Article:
Samsung's Galaxy Fold was supposed to be the harbinger of a new era – the era of foldable smartphones. But issues with the early review units that saw the flexible display failing in varied fashions have cast dark clouds over the future of the Galaxy Fold. But what caused the Galaxy Fold's display to malfunction? As per teardown and repair experts at iFixit, there are multiple reasons behind the display blacking out, ranging from inherent vulnerability of OLED panels and faulty product design to an inaccurate testing process and the variable usage pattern among others.
As per a detailed analysis into the Galaxy Fold display fiasco by iFixit, OLED panels are more fragile than their LED counterparts, despite the former being more power efficient and better at colour reproduction. And since the Galaxy Fold employs a flexible OLED panel, it inherits the structural weakness as well. Moreover, OLED panels tend to exhibit complete screen failure rather than localised damage, which means if one region of the OLED panel is broken, it is quite likely to extend to the other regions as well.
iFixit adds that OLED panels are particularly susceptible to oxygen and moisture, which means if they are not sealed well between the glass and the OLED sheet, they remain highly vulnerable to damage. Also, curved OLED screens have been known to be notoriously difficult to repair without damaging them. It appears that the bump beneath the Galaxy Fold's OLED panel in case of some review units was caused due to dust particles that made their way in through the hinge.
Another factor being pointed out for the Galaxy Fold's display issues is the engineering behind the device. When the device is in the unfolded state, there is a noticeable gap at the top and bottom of the hinge, which serves as an open invitation to the accumulation of dust and other harmful materials. “Unless there's some kind of magic membrane in there, dust will absolutely get in the back”, iFixit's Lead Teardown Engineer Sam Lionheart noted.
And since the fold radius is tight and reduces the flex room, it is quite likely that the dust particle will press against the OLED panel when the Galaxy Fold is opened and closed, causing a bump to appear and eventually damaging it. Samsung also accepted that foreign particles found inside the device can affect the display performance. This admission was followed by Samsung delaying the launch date of its highly ambitious product.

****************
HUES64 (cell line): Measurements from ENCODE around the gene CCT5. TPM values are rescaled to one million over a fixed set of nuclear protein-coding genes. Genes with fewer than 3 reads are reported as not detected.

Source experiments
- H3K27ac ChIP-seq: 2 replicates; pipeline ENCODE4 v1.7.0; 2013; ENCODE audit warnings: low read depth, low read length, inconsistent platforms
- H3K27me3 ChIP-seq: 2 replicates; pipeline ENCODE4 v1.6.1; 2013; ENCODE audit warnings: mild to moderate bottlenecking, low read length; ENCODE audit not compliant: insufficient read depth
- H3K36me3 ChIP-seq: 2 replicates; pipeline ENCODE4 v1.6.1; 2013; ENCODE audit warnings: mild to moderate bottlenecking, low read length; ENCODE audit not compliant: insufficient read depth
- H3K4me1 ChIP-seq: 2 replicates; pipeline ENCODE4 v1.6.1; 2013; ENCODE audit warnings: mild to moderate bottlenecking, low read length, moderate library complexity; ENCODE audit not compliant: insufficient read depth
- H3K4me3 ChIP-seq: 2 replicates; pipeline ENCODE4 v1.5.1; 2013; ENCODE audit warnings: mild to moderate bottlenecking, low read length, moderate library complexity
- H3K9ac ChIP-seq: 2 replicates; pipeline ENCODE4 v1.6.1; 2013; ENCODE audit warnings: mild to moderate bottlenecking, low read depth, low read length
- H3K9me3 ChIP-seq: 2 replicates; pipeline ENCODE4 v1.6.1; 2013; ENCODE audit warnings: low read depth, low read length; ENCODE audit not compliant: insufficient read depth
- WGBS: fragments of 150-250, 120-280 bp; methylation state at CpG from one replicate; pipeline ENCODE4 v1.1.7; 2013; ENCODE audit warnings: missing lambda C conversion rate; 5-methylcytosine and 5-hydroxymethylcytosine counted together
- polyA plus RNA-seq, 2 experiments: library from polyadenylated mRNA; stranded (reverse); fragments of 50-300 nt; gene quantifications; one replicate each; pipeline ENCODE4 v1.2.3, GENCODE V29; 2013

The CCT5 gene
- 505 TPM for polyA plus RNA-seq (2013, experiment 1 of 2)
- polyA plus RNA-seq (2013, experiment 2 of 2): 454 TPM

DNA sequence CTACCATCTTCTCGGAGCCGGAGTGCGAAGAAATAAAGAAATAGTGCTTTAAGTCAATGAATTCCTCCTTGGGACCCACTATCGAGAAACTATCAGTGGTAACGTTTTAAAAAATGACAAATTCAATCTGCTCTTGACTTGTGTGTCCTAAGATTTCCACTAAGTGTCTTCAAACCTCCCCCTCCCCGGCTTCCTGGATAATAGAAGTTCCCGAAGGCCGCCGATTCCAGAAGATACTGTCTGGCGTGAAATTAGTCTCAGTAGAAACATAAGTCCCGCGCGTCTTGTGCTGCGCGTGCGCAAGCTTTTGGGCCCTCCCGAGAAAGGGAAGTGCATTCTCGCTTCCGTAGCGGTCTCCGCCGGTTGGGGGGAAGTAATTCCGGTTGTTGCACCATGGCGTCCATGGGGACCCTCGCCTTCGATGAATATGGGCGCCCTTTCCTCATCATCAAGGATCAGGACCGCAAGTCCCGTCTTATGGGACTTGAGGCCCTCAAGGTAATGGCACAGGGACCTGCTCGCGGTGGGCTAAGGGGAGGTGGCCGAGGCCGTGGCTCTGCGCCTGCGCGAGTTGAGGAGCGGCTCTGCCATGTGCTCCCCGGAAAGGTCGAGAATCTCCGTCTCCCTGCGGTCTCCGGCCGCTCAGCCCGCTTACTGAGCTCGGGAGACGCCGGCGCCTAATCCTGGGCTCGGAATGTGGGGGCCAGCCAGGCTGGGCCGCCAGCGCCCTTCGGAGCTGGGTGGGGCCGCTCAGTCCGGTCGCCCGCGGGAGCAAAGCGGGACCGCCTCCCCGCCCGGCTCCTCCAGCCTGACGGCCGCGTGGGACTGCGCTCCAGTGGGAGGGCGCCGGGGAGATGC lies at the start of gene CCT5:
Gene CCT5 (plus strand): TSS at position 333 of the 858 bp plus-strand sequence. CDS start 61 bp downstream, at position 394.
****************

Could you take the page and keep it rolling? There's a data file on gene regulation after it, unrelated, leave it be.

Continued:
Then there is the case with the pre-applied screen protector on the Galaxy Fold, which many reviewers tried to remove and in the process, damaged the screen. As per iFIxit, users ended up applying uneven force on the Galaxy Fold's screen, which might have also played a role in damaging the fragile OLED panel. Samsung had already warned users against ripping off the special protective layer, lest they risk causing damage.
Lastly, there is the wrong testing process. Samsung tested the durability of the Galaxy Fold's flexible OLED panel using robotic hands, which opened and closed the device with the same amount of force exerted at the same spot. But as far as human users go, that is not the case, because different people take different routes when it comes to using the device. Some apply pressure on the display edges, some use just the side frame, and so on.
This also means the amount of pressure applied to different regions of the screen varies from user to user, something Samsung may not have taken into consideration with its robot-assisted testing process. With that being said, Samsung is currently in damage control mode, reportedly retrieving review samples and mulling over a delayed launch date in June to fix the issues before the Galaxy Fold hits the shelves.